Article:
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Great Britain

Leyburn: Miniature village takes over Mount Drive garden

A COUPLE, who have been married for almost 50 years, have spent the last six years putting together an impressive scale replica of a typical Dales village in their front garden.

Margaret, 67, and Bernard Read, 73, of Leyburn, said their "unique" front garden consisting of a 1:12 scale sandstone church, pebble pub, slate watermill and mix of stone cottages, continued to draw visitors from across the county and even interest from passing police officers.

The couple who live in Mount Drive said their permanent display of realistic buildings, with working features, and careful arrangement of foliage, attracted members of the public, their friends and family all-year-round.

Mrs Read said the idea to build the miniature village started off with one sole building, which grew into their miniature village.

She said: "One nasty winter Bernard was a bit bored and he thought 'what can I do' – he had, had the idea for quite a while to build this little stone cottage."

Mrs Read said it took her husband months to find the right materials to undertake the very first building, inspired by Mr Read's childhood memories.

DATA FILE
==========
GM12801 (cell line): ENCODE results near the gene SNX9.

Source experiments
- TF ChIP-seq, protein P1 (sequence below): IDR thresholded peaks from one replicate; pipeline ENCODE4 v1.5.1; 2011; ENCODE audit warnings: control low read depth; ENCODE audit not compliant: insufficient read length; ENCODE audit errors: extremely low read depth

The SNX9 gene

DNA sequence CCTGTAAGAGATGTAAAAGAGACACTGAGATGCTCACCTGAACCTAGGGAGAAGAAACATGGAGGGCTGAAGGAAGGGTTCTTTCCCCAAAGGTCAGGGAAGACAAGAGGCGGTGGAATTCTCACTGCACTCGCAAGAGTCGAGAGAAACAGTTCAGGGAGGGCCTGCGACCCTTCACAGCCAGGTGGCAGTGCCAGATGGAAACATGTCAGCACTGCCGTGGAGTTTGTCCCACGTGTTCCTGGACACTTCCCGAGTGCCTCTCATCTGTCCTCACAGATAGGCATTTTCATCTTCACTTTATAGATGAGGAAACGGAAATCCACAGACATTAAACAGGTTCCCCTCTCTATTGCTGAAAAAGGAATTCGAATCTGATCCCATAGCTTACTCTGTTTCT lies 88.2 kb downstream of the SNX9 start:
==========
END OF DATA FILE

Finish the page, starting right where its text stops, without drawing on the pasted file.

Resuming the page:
She said: "We lived only half-a-mile from each other in Barden, which had old farm houses and the cottage looked a bit like this."

The couple, who have been married since 1971, moved into their home on Mount Drive shortly after it was built at a cost of £3,500.

Mrs Read said: "My husband worked on the estate when it was being built.

“When we die, the whole lot will have to go with the house because the buildings are just so heavy."

But six years after building the first stone cottage, their front garden is alive with miniature models of nearby landmarks, attracting even the police to come knocking.

She said: "When the police turned up the first time, we said ‘oh my god what’s happened’ but they said 'oh we have just come to have a look'."

The Leyburn-pub, The Sandpiper Inn has also been replicated with every detail, while the church features a working 'ringing' bell.

Each building takes several months to complete, using materials from a nearby quarry.

Mrs Read said: "Bernard builds them (buildings) in his garage over a few months on a big piece of slate.

"Him and his friend then wheels them out on a big lifter, he just does it part time, a little bit each time.

"He’s very good at doing DIY. He’s had no training, it’s just from having a go.

"Our neighbours like to see a new building going up."

Mrs Read said the miniature village had been a hit with their grandchildren.

She said: "We have one child in York and one in Richmond and they bring our grandchildren, who love it."

The pair said they did not like "sitting around", preferring to keep busy instead.

She said: "Bernard is just thinking what he can do next – he’s wanted to do a broken down abbey for a while."

However, needed materials were running out.

She added "When we run out we don’t know where we will get the stone from. I have only got a little bit to go at.

"I am trying to collect as much as we can – it's quite unique."

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